Through this work, Cato touches on the importance of hard work, discipline, and frugality, themes that were close to his heart and close to the hearts of a lot of Romans who were looking to preserve these qualities in their culture.

He wasn’t just teaching people how to farm but also imparting lessons on leading a virtuous life. You could say it’s a blend of a farmer’s manual and self-help.

Cato also wrote extensively on a variety of topics. From speeches to historical accounts, Cato touched on matters of statecraft, morality, and the history of Rome.

His “Origines”, for example, delved into the early history of Rome and other Italian cities. Despite us only having fragments of this work, it’s evident that Cato was keen on emphasizing the greatness of Rome, its traditions, and its people.

One more thing worth noting about Cato’s writings is his distinctive style.

He wasn’t one for flowery prose or elaborate rhetoric. He was straightforward, to the point, and sometimes even blunt. This no-nonsense approach was very much in line with his personality and his beliefs. It’s also what helped him resonate with the people of Rome while he was in political office.

Cato the Elder’s writings are a mirror of his life and values.

They reveal a man deeply rooted in tradition, unyielding in his convictions, and ever-eager to impart wisdom to the generations that came after him.

Whether he was talking about the right way to prune a vine or discussing the moral decay of Rome, Cato’s voice is a compelling blend of practicality and principle.

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Why was Cato the Elder important?

So, why should we care about some Roman statesman who lived over two millennia ago?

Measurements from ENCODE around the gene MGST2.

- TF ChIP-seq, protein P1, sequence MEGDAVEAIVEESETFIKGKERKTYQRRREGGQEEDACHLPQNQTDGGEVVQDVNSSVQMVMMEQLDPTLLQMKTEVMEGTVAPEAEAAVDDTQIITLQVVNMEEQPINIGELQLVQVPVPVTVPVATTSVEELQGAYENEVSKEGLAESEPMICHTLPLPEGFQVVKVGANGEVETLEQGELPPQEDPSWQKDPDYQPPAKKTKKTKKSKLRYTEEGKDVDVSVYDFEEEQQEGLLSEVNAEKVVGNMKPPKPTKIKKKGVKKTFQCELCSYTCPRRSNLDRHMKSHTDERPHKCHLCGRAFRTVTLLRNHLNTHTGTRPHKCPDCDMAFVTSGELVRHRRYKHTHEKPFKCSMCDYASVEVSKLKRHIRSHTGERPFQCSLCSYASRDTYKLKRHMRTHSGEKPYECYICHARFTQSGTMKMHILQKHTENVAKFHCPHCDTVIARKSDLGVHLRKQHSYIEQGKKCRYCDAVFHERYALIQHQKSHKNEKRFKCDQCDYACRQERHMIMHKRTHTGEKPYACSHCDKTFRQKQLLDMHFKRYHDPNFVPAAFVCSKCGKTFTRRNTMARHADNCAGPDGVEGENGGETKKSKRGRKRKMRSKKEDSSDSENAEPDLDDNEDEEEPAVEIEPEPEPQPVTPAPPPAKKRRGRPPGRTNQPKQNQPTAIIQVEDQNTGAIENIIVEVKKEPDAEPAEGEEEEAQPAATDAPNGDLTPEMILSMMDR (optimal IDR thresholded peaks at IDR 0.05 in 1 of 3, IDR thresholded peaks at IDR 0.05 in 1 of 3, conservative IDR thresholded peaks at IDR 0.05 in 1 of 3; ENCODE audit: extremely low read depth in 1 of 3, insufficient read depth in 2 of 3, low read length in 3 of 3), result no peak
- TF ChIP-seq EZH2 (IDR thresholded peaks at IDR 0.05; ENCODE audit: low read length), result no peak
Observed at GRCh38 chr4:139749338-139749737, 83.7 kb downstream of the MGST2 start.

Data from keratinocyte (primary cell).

Firstly, Cato was a fiercely independent thinker, and he embodied the Roman virtue of “gravitas”. In this Roman context, “gravitas” is a term that represents their seriousness, dignity, and sense of purpose.

It’s about having a weightiness of character—a deep-rooted commitment to duty, responsibility, and moral integrity.

Cato lived in a time when Rome was going through a massive transformation. From the battle-hardened fields of war to the marble-clad corridors of power, Rome was morphing from a modest republic to a sprawling empire. And Cato, with his unwavering sense of duty and moral integrity, often stood as a voice of caution during these rapid changes.

The man was also a huge advocate for simplicity and frugality, as we’ve seen in his early farming life.

Rome, at the time, was beginning to see a rise in the attraction of wealth and luxury. Cato, on the other hand, championed the idea of simple living.

He believed that the strength of Rome lay not in its gold or silk but in the character of its people.

So, he often found himself in opposition to the ostentatious elites, urging his fellow Romans to remember their roots.

What’s particularly intriguing about Cato is how he used his position of power to push for reform.

As a censor, a role that gave him considerable influence over public morality and finances, he sought to clamp down on what he saw as moral decay.

He wanted to make Rome great by returning it to its old values of discipline and virtue.

But, like any influential figure, he wasn’t without his critics.

While many lauded his commitment to traditional values, others found him rigid and excessively moralistic.

And that’s what makes him so captivating—he was a man of deep conviction, operating in a time where Rome was becoming more materialistic and vain, and he wasn’t afraid to stand alone for what he believed in.